“Where then is my hope—who can see any hope for me?” Job 17:15
The train came to an unexpected stop and was shortly followed by the vague announcement: “We regret to inform you that this train has been delayed by a human accident.” While the passengers were annoyed by the sudden inconvenience that likely affected thousands of commuters, no one appeared to be surprised. They all instinctively knew that someone had chosen to take their life by jumping in front of a train. When I first experienced this, I didn’t know which was more shocking… that a person had committed suicide in close proximity to us, or that no one seemed to care. While one life came to a sudden end, life in Japan continued to move on.
Suicide has long been a national issue in Japan as it continues to rank towards the top among countries with high suicide rates. The root causes are many, such as the loss of employment, broken relationships, bullying in school, health issues and financial hardships. In most cases, varying degrees of depression are closely linked with these life calamities. Historically, the incidence of suicide is much higher among men than women in Japan. The high incidence of suicide in Japan may be partly due to a somewhat noble tradition associated with the act of taking one’s own life, particularly in military service. For example, samurai warriors would sometimes commit “seppuku,” using a short sword to avoid dishonor. In WWII, “kamikaze” pilots sacrificed their lives by crashing their planes into enemy ships, and ground troops sometimes launched suicidal “banzai” charges in the face of impossible odds for the higher honor of serving their country. In similar fashion, the modern “warrior,” or Japanese businessman, sometimes feels obligated to take his life in the face of personal failure or an exposed company scandal.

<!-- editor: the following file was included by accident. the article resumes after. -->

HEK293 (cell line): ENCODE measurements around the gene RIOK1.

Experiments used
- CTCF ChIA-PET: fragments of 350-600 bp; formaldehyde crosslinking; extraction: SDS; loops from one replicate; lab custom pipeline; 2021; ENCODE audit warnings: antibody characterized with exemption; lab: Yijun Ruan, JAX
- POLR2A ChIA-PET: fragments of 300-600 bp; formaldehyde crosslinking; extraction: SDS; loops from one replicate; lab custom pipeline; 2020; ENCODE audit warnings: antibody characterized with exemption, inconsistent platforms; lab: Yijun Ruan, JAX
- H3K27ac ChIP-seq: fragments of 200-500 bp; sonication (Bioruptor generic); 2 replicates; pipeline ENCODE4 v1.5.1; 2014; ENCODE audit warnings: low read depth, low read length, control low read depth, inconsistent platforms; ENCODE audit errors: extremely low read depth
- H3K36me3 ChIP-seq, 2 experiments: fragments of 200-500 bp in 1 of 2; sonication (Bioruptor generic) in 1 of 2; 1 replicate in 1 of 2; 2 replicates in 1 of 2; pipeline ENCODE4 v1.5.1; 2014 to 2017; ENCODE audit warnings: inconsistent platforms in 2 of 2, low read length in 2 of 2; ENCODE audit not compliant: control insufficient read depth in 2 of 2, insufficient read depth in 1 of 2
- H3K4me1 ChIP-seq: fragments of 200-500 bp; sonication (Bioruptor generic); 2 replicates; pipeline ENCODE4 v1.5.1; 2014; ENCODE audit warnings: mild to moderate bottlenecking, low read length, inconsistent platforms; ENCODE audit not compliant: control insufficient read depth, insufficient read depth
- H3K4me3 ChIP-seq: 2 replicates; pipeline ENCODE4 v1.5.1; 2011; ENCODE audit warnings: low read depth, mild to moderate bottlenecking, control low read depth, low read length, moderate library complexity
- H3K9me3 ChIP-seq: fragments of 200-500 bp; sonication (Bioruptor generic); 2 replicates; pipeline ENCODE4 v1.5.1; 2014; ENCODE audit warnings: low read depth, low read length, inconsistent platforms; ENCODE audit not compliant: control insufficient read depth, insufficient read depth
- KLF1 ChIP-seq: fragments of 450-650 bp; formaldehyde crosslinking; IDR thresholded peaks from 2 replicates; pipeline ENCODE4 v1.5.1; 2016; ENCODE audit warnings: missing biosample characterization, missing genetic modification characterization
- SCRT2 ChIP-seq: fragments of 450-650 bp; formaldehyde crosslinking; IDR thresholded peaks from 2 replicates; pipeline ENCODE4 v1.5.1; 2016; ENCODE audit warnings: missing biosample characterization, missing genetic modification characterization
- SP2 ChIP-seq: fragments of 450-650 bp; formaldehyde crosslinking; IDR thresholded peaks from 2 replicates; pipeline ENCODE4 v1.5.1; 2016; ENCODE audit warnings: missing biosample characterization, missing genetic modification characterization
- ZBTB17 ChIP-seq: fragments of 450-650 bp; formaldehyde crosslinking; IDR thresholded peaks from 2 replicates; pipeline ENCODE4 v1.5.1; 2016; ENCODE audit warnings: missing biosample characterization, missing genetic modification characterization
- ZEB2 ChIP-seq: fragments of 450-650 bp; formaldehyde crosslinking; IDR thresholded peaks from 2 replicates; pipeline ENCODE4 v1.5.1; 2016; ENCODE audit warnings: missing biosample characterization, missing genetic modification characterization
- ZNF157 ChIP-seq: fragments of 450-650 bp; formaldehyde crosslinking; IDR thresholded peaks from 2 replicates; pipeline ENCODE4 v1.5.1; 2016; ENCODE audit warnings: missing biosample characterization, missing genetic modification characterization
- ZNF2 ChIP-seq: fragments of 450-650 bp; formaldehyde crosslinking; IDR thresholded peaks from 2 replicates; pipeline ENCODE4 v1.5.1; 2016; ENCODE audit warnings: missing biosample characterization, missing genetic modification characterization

In present times, a large wooded area dubiously dubbed “Suicide Forest,” located at the base of Mt. Fuji, has become a popular place for many hurting souls to end their lives in a natural setting. Leaping onto railroad tracks is another venue frequently used in suicide attempts, but Japan Rail (JR) is implementing measures to curtail this trend. Track barriers are now installed in many stations, notices are posted on the platform urging those considering suicide to contact a special hotline and blue-tinted lights, which supposedly have a calming effect on people, are placed strategically throughout stations.
Research reveals that suicide rates in Japan have moderately declined in recent years, but this does not mask the many underlying problems that lead some to such a point of desperation. Several surveys indicate that Japanese in general, when compared to other people groups, have a more pessimistic outlook on life and therefore, lack a meaningful sense of hope. Despite being a country of affluence and safety, many seem to identify with the biblical character Job, who in the depth of his pain piteously cried out to his unsympathetic friends: “Where then is my hope—who can see any hope for me?”
The pain that flows from the inevitable hardships of life can destructively cause us to turn inward and lead to despair. But as the people of God we are called to turn outward in the midst of such challenges and look up to God, the true source of hope. This hope is not grounded in our feelings, the actions of others or altered circumstances, but in God Himself, who seeks our good and acts on our behalf for His eternal purposes. Therefore, we can genuinely pray with the psalmist “Yes, my soul, find rest in God; my hope comes from him.” (Psalm 62:5) In Him, there is hope for the hopeless.